Avett Brothers Bring Sensitive, Soulful Sound to Akron
Hang on for a minute...we're trying to find some more stories you might like.
Email This Story
The Avett Brothers performed at the Akron Civic Theater on Nov. 16, bringing American folk rock to the rubber city along with generous doses of compassion, sincerity and felicity.
With no opening band, Scott and Seth Avett humbly took the stage, alongside double bassist Bob Crawford and cellist Joe Kwon.
They got right on with the show.
From slow and heartfelt songs about coping with struggles to banjo-filled madness that brought people to their feet to dance, their setlist portrayed the evolution of the music they’ve made through their fourteen-year journey together.
They opened with “In the Curve,” a song off of their 2007 album “Emotionalism,” which immediately livened the crowd. Next, they played a song from their 2012 album “The Carpenter” called “Live and Die.” The third song on the setlist was “Laundry Room,” which stood out as one of the many focal points in the performance.
Striking heart chords, the song explored a man’s confessed love to a girl he can’t have, starting off slow and steady and ending in a folky jam. It was a four-minute rollercoaster ride of emotion.
A few songs later, Seth Avett took a break from his guitar and sat down at the piano while brother Scott exchanged his banjo in for a microphone. This meant the band was ready to play their most famous song, “I And Love And You.” From the moment Seth touched his fingers to the piano keys, the whole crowd knew what was in store.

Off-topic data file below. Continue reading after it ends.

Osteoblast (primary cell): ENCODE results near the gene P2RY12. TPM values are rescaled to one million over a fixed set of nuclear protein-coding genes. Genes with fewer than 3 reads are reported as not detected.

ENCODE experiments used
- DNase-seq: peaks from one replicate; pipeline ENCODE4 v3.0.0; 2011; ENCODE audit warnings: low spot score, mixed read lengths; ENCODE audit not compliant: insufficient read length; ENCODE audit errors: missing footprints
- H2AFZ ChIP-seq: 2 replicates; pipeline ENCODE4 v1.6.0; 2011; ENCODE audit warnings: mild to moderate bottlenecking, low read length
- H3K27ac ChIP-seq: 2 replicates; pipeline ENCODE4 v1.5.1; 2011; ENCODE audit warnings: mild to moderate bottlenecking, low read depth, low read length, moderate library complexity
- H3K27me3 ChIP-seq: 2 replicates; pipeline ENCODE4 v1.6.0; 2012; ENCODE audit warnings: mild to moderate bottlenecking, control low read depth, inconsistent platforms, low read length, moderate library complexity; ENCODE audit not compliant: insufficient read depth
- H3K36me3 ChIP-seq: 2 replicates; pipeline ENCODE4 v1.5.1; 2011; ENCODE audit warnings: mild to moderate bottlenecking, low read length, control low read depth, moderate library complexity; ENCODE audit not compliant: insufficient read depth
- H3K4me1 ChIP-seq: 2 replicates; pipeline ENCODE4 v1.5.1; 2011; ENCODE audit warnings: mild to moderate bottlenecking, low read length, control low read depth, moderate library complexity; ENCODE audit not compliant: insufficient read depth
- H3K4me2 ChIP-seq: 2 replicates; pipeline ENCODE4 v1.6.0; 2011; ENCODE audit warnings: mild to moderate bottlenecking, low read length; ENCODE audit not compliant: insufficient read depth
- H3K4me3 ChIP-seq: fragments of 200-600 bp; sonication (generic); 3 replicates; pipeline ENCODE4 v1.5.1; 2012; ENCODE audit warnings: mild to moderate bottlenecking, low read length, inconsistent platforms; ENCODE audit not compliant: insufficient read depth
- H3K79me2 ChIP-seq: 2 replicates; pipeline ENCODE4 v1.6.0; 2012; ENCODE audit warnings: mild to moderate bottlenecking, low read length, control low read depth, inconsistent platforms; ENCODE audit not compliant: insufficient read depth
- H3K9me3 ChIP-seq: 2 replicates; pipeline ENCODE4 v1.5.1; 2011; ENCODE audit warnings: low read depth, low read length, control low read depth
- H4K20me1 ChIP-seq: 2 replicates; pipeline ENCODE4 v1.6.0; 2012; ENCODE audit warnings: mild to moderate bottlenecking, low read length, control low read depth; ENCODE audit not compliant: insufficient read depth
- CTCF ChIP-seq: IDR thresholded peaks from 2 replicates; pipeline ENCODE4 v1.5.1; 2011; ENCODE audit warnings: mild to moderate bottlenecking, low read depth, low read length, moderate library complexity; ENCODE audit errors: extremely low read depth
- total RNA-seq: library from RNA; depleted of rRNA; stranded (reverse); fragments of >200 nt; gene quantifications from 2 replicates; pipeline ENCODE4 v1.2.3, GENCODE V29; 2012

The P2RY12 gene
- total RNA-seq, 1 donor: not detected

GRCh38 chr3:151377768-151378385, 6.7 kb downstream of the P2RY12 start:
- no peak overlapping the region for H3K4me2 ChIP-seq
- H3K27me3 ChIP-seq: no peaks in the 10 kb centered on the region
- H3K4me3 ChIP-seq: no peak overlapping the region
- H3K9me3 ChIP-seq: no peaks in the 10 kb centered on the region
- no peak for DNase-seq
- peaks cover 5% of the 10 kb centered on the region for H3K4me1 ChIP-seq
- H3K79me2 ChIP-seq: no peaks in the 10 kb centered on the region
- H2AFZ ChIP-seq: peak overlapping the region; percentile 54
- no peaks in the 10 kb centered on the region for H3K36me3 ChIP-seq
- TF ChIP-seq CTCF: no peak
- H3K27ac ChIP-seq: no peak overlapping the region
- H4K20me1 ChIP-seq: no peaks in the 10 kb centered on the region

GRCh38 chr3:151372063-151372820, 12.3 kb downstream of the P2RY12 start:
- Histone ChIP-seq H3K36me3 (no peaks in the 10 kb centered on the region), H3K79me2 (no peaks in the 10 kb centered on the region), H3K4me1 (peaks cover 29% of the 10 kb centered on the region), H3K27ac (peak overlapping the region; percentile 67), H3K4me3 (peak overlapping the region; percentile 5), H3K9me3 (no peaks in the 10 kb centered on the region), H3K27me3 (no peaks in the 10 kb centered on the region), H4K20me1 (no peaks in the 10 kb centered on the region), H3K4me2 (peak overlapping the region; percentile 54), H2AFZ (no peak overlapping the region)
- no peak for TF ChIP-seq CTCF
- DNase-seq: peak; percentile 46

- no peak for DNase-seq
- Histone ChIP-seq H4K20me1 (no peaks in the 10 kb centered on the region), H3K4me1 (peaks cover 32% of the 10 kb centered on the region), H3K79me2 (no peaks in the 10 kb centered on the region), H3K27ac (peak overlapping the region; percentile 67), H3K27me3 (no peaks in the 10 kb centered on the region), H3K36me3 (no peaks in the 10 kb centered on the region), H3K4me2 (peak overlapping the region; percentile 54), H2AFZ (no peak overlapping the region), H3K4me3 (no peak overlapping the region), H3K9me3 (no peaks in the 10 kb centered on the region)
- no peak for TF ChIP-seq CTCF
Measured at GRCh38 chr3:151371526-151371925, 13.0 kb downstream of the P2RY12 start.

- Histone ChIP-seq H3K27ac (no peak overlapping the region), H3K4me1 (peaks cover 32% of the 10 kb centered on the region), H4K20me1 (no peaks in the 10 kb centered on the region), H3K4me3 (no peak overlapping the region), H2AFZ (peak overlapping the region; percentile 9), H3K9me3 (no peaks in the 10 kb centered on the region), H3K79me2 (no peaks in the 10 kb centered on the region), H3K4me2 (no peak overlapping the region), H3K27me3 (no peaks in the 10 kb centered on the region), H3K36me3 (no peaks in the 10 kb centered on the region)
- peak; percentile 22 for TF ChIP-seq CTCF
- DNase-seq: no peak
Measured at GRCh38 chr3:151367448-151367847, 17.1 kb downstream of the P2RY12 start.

Everyone joined together in song and spirit as the Avett Brothers sang about a failing relationship and the struggle to say the words “I love you.” When the last notes on the piano played and the song came to an end, the performance filled our hearts with emotional energy and warmth.
The Avett Brothers are touring to raise excitement for their new album, True Sadness, so it made sense that they jammed out to a few new tunes. The stage turned dark, and the only thing people could see were the red exit signs in the background of the theater.
Suddenly, twenty feet above the stage, an orange neon light reading “The Avett Brothers” as well as purple neon lights reading “True Sadness” hit my retinas and sent shivers down my spine. Seth and Scott sang in harmony as a single light shined down on them. It goes to show the range the band can have, in terms of both their talent and their emotional range.
Sitting in the upper tier of the theater, I had a great perspective on how the fans reacted to the music. As a high schooler, I don’t really know too many other people who share this taste in music, so it softened my heart to see hundreds of people dancing to the music I love.
For their last song of the night, the Avett Brothers performed “Living of Love,” a song that carries the message that whatever one does in life, it should come from a place of love and happiness. When this song came to an end, they gracefully bowed to their audience and walked off stage. The applause was deafening.
I was brought to my feet as the cheering continued for what seemed like an eternity, but was actually about three minutes, until eventually the band came back on stage and humbly agreed to an encore. They played three more songs, each better than the last, to end their captivating, emotional, and blood-rushing performance. As they thanked the crowd for their time, they threw copies of the setlist out to the crowd of flailing hands, eventually making their way to the darkness backstage.
Ready to leave, I put my coat on. Still in awe of what I just witnessed, I thought to myself, did this really just happen?